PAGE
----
This medium speed 4 stroke trunk piston installation used engine driven upper cylinder lubrication pumps which distributed the oil to the liners through small bore pipes running through the crankcase to the individual liners. The oil then passed via a simple non return arrangement, consisting of a spring loaded ball, through longitudinal drillings in the liner up to the lubrication points. The oil for the cylinder LO pumps was of the same grade as the crankcase oil, but was supplied from a cylinder LO tank topped up from the main LO storage tank daily.
The main engine lubricating oil was circulated through the main LO coolers and then through a set of Boll & Kirsch backflushing filters. These filters were backflushed to clean them when the differential pressure across them reached a predetermined level. The drain tank to which they backflushed was periodically purified back to the main engine sumps.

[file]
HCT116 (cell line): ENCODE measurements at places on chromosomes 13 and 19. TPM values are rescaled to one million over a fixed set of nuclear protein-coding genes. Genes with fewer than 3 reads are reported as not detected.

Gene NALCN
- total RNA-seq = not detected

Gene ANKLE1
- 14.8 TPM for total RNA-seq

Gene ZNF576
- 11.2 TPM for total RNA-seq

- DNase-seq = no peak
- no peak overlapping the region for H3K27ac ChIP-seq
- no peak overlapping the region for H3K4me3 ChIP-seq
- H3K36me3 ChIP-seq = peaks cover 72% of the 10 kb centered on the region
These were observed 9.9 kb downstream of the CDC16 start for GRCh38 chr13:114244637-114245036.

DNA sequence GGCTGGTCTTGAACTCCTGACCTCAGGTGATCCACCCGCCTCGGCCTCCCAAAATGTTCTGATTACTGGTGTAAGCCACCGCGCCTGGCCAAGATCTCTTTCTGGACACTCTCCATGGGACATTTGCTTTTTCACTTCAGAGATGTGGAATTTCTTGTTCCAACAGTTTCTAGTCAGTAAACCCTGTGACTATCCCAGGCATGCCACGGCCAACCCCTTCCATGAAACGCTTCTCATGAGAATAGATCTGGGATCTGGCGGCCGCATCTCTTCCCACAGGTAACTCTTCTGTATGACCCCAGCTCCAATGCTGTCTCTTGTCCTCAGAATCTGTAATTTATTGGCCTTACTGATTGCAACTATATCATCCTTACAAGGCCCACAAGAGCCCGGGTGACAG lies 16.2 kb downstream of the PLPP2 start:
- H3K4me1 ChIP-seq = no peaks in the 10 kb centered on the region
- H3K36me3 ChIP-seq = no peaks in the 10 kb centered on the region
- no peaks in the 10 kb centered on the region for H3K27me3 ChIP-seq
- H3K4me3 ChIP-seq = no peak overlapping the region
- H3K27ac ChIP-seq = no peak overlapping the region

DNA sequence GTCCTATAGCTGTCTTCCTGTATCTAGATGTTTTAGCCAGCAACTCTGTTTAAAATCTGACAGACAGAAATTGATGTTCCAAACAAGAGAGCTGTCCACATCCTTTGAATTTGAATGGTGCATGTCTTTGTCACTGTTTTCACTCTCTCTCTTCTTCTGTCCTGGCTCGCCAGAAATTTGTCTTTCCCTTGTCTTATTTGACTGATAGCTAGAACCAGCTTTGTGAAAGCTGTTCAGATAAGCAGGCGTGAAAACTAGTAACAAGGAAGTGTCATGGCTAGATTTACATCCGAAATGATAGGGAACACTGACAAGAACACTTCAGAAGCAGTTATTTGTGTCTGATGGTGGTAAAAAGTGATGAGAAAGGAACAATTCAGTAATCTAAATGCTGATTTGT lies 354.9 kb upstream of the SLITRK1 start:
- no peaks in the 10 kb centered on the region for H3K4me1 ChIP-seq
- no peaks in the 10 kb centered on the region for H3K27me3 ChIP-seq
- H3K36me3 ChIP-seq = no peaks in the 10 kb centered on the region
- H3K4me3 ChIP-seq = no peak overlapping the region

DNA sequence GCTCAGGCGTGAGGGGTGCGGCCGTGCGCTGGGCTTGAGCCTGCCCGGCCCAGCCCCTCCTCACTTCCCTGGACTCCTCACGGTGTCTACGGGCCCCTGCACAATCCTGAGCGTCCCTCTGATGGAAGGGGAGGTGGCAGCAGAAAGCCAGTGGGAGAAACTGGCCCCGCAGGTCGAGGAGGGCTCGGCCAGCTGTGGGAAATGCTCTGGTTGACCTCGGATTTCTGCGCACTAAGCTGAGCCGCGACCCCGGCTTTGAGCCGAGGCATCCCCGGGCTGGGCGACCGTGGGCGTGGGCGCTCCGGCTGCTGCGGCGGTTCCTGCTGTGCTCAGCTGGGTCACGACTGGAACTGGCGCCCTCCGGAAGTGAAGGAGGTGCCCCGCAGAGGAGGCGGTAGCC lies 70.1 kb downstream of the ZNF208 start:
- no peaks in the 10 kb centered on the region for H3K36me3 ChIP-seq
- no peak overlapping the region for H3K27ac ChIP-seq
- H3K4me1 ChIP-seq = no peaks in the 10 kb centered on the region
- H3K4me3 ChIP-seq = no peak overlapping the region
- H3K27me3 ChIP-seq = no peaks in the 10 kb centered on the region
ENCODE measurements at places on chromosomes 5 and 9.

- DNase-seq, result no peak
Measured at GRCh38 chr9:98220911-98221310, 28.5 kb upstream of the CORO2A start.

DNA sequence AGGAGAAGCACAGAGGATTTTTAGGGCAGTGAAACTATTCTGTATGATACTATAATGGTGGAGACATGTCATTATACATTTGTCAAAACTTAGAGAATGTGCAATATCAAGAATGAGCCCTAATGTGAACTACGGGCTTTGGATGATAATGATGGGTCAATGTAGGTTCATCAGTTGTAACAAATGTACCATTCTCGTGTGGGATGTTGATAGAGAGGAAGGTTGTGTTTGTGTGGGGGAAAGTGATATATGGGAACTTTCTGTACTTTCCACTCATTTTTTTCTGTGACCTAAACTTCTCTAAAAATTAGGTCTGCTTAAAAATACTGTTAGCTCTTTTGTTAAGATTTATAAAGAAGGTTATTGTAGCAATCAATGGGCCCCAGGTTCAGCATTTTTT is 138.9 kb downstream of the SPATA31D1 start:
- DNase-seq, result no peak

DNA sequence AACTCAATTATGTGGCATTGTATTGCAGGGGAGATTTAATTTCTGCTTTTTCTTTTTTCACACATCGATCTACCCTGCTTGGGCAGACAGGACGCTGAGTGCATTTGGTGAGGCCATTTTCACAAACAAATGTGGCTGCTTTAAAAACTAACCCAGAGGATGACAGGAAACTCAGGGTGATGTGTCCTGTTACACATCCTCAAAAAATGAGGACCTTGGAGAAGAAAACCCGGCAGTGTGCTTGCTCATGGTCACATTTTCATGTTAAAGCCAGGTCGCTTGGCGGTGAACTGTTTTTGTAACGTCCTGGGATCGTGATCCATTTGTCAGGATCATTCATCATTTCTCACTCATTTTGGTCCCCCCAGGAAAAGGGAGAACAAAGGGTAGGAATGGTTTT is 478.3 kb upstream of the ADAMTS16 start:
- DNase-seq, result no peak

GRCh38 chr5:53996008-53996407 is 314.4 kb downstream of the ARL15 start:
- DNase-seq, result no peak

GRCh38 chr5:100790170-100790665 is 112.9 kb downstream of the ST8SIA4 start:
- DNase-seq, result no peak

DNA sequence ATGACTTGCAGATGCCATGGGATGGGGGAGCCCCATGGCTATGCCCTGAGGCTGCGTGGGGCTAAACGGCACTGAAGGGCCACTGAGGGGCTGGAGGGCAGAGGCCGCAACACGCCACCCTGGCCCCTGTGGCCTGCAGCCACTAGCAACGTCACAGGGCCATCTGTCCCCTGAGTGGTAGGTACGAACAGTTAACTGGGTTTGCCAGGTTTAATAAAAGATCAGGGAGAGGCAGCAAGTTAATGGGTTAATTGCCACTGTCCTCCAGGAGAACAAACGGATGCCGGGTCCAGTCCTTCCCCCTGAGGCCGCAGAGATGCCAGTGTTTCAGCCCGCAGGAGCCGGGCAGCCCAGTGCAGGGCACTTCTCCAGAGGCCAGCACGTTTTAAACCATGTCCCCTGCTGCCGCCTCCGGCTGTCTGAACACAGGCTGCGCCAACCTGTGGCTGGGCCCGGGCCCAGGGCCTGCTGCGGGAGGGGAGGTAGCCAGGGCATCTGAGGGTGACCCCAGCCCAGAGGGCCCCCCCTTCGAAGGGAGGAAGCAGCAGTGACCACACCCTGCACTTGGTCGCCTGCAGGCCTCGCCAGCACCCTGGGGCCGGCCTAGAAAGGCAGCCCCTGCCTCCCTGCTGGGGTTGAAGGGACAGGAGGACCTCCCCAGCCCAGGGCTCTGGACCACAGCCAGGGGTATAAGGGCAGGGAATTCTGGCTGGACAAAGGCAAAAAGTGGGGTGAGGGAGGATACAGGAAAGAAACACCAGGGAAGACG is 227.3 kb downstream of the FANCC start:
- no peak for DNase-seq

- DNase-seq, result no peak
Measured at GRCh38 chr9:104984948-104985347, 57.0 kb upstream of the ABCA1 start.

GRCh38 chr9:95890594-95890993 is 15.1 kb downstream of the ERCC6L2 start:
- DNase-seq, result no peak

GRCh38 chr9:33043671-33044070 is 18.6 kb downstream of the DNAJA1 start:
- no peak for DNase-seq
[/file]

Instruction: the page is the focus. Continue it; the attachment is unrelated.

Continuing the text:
The Chief Engineer decided that he would save the company money by not using new LO in the cylinder LO tank, but would use the oil from the B & K filter backflushing drain tank. (his maths doesn't add up - if you don't purify the oil from the drain tanks back to the sumps, you will have to add new oil to the sumps - oil you would have used as cylinder oil)
Anyway, against the advice of the 2nd engineer, he issued his standing order: The cylinder oil tank was to be topped up from the B & K lub oil drain tank. "It's only going to get burnt, laddie, why use new oil?"
Within 48 hours the first piston seized. All together 5 liners and pistons were changed.
Was the oil not suitable? Had it lost all its lubrication properties? No! The reason was a lot simpler than that. The sludge and particles in the oil jammed up the non return valves on the bottom of the cylinder liners, cutting off the supply of oil to the upper cylinder lubricators.